What’s worse, even if teachers do discover a way to teach essay writing, they soon realize that with this success comes a grueling and unsustainable grading burden. The image of the dedicated English teacher loading crates of papers into the trunk of her car to take home for the weekend is not over-exaggerated. And this burden takes its toll. Many experienced teachers will tell you that, over time, they assign fewer and fewer long-form papers because there simply is not enough time to grade them. This is especially true in an era where it is not uncommon for class sizes to swell to 40 students per class or more. Imagine, having 200 students all produce a 750-word essay, once per week. That’s about 1,000 pages per week that need to be read, given feedback to and, of course, assessed — a Herculean task by any standard. It’s no wonder that even dedicated teachers back away from assigning essays to their students on a regular basis. And without regular writing instruction and practice for our students, writing proficiency (and STARR scores) will understandably continue to languish.
Essaypop is the Solution that Texas needs
essaypop is a cloud-based essay writing tool that allows beginning, developing, and accomplished writers to compose traditional essays, lab reports, news articles, and other types of academic writing on their computers, phones, or tablets.
The platform utilizes a uniform system of writing instruction that explicitly helps instructors teach students how to compose the types of essays that the TEKS require. It works equally well in traditional, hybrid, and remote-learning settings, and may be used independently by students who want to learn and write on their own as well. Essaypop takes the pressure off of teachers not only by giving them a comprehensive teaching method but by lessening their grading and assessment burden with our proprietary assessment tool. It is interactive, user-friendly, and responsive to the needs of students, teachers, parents, schools, and districts. And of course, it is accessible, equitable, and affordable.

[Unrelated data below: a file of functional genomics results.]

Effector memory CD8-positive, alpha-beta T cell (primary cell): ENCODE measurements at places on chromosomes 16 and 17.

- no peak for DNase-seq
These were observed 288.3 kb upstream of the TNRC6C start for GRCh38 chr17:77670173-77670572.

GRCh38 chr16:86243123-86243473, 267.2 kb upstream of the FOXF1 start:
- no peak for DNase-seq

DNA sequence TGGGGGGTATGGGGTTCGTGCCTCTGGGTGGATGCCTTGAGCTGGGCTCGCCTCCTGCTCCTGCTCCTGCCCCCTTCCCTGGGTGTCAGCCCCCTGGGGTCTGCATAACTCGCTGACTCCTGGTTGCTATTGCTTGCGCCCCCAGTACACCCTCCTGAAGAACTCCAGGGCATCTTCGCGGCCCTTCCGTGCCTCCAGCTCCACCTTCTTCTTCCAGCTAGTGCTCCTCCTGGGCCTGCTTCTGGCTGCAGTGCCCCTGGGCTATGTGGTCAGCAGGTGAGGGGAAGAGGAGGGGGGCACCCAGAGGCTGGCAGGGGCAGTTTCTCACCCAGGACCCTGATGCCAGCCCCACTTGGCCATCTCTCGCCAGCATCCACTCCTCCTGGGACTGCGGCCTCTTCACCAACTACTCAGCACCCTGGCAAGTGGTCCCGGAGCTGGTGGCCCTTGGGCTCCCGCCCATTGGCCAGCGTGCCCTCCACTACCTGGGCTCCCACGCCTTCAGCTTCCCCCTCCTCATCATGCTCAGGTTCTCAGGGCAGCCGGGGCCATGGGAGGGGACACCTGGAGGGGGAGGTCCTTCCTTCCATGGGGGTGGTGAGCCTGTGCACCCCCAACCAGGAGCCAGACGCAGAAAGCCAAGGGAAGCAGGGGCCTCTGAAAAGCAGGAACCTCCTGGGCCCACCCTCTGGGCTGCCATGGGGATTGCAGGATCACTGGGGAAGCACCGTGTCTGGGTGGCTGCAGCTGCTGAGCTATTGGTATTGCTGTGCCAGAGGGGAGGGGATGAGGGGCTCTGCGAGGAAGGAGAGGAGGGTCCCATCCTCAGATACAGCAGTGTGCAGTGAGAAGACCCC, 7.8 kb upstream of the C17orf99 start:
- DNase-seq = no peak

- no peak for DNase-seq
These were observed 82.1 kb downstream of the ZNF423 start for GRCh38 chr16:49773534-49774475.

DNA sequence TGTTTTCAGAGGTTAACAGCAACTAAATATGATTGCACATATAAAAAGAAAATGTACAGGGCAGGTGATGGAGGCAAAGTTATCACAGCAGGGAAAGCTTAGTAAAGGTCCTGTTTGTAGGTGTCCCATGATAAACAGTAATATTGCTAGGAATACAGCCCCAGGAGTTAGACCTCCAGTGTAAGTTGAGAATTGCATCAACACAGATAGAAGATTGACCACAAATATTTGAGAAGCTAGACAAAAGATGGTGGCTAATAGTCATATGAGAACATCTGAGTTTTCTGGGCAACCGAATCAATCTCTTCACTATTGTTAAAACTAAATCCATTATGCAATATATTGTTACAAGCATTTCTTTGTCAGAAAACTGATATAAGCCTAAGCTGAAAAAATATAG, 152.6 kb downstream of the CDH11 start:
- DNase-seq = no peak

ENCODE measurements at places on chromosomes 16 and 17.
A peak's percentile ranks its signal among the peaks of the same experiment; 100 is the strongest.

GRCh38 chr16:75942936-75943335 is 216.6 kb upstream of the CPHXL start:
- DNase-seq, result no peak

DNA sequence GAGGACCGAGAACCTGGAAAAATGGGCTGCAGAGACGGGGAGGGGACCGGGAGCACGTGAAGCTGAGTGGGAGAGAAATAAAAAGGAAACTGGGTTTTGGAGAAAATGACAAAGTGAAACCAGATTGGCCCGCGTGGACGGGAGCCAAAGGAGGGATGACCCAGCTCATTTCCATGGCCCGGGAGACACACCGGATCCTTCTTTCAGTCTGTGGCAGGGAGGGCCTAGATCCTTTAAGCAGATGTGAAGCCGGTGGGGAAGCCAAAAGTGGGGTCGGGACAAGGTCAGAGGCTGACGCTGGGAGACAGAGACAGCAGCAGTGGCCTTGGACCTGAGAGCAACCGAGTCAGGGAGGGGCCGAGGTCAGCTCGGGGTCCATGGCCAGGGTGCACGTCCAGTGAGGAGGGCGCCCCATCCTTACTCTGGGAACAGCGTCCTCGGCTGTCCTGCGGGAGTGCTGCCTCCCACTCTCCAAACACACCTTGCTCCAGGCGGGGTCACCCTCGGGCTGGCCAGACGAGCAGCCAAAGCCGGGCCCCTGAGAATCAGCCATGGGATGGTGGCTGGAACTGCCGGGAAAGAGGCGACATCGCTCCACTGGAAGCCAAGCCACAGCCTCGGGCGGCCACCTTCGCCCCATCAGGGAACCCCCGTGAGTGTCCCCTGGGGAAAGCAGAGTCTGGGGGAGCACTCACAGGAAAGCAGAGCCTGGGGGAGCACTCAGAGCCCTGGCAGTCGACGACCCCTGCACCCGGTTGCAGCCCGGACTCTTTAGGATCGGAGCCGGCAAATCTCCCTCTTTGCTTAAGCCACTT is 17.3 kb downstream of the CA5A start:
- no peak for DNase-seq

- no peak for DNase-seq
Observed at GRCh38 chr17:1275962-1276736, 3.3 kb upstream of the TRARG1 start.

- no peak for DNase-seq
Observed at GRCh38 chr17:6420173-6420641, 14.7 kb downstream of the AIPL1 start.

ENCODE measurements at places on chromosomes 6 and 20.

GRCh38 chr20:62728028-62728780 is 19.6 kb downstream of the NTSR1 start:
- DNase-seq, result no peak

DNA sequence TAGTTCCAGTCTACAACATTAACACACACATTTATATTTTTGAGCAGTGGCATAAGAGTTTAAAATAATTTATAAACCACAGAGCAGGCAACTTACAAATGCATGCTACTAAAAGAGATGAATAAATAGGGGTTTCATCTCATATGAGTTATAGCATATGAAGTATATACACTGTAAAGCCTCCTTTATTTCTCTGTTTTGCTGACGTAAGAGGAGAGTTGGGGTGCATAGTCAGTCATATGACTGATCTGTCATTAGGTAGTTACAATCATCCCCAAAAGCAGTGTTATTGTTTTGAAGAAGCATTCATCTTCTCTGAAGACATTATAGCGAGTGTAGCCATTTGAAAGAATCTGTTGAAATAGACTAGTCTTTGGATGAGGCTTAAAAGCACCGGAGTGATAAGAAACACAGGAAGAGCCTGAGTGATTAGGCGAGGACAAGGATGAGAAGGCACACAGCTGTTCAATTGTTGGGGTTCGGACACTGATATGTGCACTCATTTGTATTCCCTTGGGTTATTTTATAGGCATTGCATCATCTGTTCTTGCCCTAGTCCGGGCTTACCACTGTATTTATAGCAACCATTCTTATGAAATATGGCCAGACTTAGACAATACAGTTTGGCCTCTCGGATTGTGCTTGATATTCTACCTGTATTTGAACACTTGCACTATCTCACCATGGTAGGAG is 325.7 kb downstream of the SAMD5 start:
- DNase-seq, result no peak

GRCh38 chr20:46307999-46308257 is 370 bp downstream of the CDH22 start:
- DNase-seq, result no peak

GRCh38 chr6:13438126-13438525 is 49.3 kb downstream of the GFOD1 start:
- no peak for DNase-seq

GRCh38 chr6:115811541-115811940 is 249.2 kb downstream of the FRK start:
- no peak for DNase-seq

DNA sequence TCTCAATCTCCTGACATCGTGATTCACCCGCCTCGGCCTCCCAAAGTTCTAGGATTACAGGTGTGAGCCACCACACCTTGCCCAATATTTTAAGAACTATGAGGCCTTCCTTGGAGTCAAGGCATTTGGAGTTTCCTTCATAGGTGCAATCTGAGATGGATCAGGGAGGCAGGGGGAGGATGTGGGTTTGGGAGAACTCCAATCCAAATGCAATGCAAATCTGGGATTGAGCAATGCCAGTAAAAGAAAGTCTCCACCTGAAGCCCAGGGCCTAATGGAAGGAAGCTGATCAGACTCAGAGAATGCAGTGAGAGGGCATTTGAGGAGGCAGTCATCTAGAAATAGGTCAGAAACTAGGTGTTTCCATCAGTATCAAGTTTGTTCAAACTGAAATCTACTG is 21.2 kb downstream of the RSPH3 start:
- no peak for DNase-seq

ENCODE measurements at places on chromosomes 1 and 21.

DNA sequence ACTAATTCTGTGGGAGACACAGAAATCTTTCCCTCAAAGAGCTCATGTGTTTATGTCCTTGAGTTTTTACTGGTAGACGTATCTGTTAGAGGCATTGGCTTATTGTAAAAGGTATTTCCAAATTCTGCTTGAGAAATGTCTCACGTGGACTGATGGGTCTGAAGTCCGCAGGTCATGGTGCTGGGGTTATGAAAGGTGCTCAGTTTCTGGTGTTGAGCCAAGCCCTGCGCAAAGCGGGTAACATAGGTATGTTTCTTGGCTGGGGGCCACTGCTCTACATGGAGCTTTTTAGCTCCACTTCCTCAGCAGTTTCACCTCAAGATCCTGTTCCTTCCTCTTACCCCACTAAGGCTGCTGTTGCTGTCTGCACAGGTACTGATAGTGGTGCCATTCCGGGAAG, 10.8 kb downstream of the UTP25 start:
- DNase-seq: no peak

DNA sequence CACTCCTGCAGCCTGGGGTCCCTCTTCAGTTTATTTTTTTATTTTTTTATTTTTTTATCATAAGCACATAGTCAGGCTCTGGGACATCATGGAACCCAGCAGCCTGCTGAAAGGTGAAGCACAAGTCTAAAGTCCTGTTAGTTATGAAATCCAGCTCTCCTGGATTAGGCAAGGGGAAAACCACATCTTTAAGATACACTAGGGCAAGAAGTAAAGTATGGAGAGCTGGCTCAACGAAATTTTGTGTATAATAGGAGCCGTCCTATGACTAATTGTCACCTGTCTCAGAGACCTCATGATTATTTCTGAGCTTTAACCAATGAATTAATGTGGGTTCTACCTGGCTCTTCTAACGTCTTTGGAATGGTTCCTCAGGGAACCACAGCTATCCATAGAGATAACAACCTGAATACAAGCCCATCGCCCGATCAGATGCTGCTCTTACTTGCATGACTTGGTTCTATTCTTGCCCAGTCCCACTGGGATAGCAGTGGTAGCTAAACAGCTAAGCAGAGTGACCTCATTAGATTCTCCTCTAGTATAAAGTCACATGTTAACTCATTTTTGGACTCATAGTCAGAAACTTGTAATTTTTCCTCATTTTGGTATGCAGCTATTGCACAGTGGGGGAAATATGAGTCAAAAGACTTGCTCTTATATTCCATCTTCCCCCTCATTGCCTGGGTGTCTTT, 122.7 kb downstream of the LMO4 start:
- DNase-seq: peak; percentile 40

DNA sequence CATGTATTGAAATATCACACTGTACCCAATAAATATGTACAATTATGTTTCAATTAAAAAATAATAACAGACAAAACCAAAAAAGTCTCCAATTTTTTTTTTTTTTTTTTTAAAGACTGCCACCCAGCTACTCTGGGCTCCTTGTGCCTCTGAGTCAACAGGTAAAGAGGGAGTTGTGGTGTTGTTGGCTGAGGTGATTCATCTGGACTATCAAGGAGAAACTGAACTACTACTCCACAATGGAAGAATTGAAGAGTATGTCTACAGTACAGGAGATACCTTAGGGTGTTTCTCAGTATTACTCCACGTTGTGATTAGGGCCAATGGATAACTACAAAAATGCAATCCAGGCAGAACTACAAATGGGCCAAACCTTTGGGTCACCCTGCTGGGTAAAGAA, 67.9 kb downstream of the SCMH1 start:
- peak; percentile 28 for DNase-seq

essaypop is powered by four key components:
- The common-sense frame-writing method breaks academic papers down into their constituent parts, providing the “missing method” that makes writing easy to teach and easy to learn.
- The Hive is a social and interactive environment where writers, teachers, and guests gather together to collaborate and receive useful feedback from multiple sources. The Hive brings a sense of community to the classroom.
- The assessment/data collection tool cuts teacher grading-time in half and produces real-time, actionable data that can inform decision-making.
- The lesson library provides hundreds of rigorous, grade-level writing lessons that cover expository, literary analysis, narrative, and argumentative writing.
Frame Writing: The key to effective writing instruction is a uniform, easily-taught, and repeatable writing method.
The essaypop writing method provides teachers with a uniform and systematic approach to academic-writing instruction that breaks complex essays into their constituent parts. Students compose their essays one color-coded frame at a time. Important essay elements such as thesis statements, evidence, analysis, counterargument, and rebuttal are taught and practiced independently, then integrated into organized essays that make sense to young writers. Academic writing is taught, learned, and mastered one step at a time and students internalize the structures that these frames teach. Soon, they are writing this way on their own, even when they are not using essaypop.
This “partitioning off” of essay elements makes the larger essay quite approachable for students who have traditionally struggled with this type of writing. Young writers, emerging writers, and English language learners nationwide have all found the frame-writing approach to be a comfortable way to ease into the process.
Essaypop is a template-based system, and students soon learn that different templates are more suited to different types of writing. The narrative template differs from the argumentative template, and the structure for creating a how-to or process piece is not the same as the one used to craft a letter of complaint. What’s more, these templates can be modified by teachers and students; writing frames can be added to, arranged, and rearranged to create template variations. So while the approach is very structured, it is also quite flexible. In addition to this, no one is locked into the structures that essaypop provides. Teachers can create their own customized templates, terminology, and rubrics within the system; it’s quite open-ended.
The Hive: The social, collaborative, and interactive heart of the essaypop system.